Today's much anticipated Fed meeting brought answers and new questions. As expected, the Fed raised rates 25 basis points to a range of 2-1/4 to 2 1/2 percent, marking a fourth rate hike in 2018. At the same time, it will continue to reduce the size of the balance sheet up to $50 billion per month (comprised of $30 billion in Treasuries and $20 billion of agency and mortgage backed securities). Those decisions were expected. The wildcard heading into today was the Fed's expectations of the future. And that's where things get interesting.
Lets start with the economic projections, given the emphasis by the Fed on "data dependence." Forecasts for unemployment and inflation were little changed from September, on balance, but the Fed did reduce its forecast for real GDP growth in 2018 to 3.0% from 3.1%, and to 2.3% from 2.5% for 2019 (forecasts for 2020-2021 were unchanged). That said, the Fed had been steadily raising growth projections since the start of the year, and today's forecasts essentially bring us back to where things stood back in June.
It's surprising, then, to see the Fed lower its expectations for rates moving forward. While the Fed anticipated three rate hikes for 2019 when they met in September - and in June when their growth forecasts were very similar to today's - they are now forecasting two hikes (and shifted the expected rate in subsequent years, including the long-run estimate, lower by one hike as well). The data is little changed, but their reaction to the data shifted more dovish. That said, the distribution of FOMC participant forecasts suggest that, while two hikes is both the median and average forecast for next year, the odds we will ultimately see three hikes in 2019 outweighs the odds that we will only see just one.
We continue to believe monetary policy remains far from tight, and that economic activity, by itself, will warrant four hikes next year. Our measure of "neutral" monetary policy is when the federal funds rate is at the level of trend nominal GDP growth, minus about 50 basis points. Accepting the Fed's downgraded growth forecasts, they are still expecting nominal GDP to grow at a 4.5% annual rate this year and next. That means four rate hikes next year would still leave us below "neutral" (and we think the Fed is underestimating where GDP growth will ultimately come in).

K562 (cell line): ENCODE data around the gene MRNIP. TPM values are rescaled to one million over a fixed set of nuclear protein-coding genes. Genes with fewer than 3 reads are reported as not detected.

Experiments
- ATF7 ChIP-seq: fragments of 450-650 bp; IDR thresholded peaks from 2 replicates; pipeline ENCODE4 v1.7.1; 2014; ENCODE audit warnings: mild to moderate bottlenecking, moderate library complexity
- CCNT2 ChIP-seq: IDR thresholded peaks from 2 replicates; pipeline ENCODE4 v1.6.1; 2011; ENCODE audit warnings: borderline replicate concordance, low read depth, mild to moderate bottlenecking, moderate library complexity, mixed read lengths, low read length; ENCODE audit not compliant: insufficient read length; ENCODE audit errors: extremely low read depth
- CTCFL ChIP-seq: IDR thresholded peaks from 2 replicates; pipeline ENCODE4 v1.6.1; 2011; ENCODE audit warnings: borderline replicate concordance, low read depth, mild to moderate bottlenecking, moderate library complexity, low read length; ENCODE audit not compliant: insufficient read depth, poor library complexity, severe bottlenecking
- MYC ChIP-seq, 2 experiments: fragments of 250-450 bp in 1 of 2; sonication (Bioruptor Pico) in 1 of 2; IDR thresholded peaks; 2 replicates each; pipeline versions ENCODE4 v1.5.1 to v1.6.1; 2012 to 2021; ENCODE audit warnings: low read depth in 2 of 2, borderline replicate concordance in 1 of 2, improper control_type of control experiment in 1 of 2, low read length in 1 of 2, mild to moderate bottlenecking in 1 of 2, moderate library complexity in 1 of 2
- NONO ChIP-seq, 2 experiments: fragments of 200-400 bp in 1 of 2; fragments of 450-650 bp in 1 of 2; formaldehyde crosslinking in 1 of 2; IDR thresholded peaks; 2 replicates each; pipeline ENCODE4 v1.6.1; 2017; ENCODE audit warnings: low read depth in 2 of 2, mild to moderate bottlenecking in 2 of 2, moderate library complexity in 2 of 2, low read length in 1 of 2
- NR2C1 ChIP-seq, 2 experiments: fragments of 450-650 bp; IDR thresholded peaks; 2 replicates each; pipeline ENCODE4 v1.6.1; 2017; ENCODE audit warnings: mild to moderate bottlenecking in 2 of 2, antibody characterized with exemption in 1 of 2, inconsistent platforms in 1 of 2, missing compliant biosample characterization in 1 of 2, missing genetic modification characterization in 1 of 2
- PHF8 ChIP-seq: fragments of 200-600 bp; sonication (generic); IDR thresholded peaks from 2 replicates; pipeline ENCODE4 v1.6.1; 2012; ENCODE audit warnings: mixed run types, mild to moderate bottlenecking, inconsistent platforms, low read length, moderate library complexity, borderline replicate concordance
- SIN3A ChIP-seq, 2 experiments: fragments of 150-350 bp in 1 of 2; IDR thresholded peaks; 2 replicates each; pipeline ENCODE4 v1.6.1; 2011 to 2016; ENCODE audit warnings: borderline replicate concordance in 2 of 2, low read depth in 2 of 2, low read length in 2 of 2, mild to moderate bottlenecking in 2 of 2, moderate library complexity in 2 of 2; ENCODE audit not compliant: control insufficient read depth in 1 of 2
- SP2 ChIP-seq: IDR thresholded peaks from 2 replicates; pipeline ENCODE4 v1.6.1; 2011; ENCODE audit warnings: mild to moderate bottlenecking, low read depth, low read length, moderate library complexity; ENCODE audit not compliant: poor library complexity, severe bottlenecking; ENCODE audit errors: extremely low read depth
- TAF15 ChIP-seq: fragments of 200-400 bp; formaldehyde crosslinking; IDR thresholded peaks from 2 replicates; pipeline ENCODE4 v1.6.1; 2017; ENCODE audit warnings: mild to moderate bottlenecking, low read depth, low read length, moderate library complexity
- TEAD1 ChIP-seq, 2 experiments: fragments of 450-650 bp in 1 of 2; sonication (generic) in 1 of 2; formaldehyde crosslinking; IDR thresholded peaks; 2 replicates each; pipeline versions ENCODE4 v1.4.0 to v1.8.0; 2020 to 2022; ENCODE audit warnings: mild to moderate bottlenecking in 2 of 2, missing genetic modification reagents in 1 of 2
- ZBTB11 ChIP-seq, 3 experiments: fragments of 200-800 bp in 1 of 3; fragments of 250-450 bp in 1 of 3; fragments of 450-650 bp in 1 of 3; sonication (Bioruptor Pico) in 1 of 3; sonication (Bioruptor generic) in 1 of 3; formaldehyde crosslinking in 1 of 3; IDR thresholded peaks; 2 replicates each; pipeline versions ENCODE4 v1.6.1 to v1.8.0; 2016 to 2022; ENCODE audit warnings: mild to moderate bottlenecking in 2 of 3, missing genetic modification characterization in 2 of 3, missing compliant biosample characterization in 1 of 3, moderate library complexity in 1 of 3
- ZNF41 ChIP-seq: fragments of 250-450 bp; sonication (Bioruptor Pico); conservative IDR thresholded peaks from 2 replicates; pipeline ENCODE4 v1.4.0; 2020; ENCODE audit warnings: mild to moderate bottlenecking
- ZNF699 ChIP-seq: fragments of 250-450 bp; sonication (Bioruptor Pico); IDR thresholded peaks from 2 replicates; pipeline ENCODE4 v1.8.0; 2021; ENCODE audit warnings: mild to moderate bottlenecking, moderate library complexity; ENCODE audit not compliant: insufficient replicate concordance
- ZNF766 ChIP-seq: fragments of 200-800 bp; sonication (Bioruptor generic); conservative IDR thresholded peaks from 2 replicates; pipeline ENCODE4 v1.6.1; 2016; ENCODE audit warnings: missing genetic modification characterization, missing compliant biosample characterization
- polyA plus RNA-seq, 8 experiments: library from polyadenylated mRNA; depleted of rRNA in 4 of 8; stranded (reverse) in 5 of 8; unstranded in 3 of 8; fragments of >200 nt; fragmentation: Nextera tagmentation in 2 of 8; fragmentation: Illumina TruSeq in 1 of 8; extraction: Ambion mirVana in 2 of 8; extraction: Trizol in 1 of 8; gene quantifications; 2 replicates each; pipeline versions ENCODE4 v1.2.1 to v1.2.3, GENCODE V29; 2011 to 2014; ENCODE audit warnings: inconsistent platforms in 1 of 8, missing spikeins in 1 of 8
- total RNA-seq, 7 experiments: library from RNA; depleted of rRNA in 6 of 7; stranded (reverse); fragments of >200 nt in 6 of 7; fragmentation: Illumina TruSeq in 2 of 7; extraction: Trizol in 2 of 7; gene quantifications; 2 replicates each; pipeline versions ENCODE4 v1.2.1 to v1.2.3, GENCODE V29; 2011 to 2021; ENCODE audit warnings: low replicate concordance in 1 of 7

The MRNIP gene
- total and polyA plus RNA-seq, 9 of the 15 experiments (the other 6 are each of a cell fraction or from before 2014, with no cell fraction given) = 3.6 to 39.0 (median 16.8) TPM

So that raises the question, why did the Fed lower its rate hike outlook? We have two guesses. First, they know they can raise their forecasts and guidance if growth comes in above trend, and this is a conservative approach intended to ease market concerns that have been elevated of late as events like Brexit and tariff "wars" leave uncertainty on the table - this also jibes with the added text in the Fed statement that they "continue to monitor global economic and financial developments and assess their implications for the economic outlook." Guess two is that the Fed is wary about raising rates faster until they see more movement at the long end of the yield curve. If the federal funds rate begins to approach the yield on the 10-year Treasury (think within 40-50 basis points), we expect the Fed to take a pause. There are ways for the Fed to put upward pressure on yields, such as actively selling treasuries from their balance sheet, but Powell today reiterated that they don't anticipate moving off the "autopilot" glide path that they have the balance sheet reduction on.
At the end of the day, the Fed will continue to monitor a two-part test for rates hikes, asking first if the economic data justifies higher rates, and second if the yield curve will not invert. If the economy performs as we expect next year and if the 10-year yield rises to 3.4%, as well, the Fed should ultimately end up having room for at least two, and perhaps three, rate hikes in 2019.
Brian S. Wesbury, Chief Economist
Robert Stein, Dep. Chief Economist
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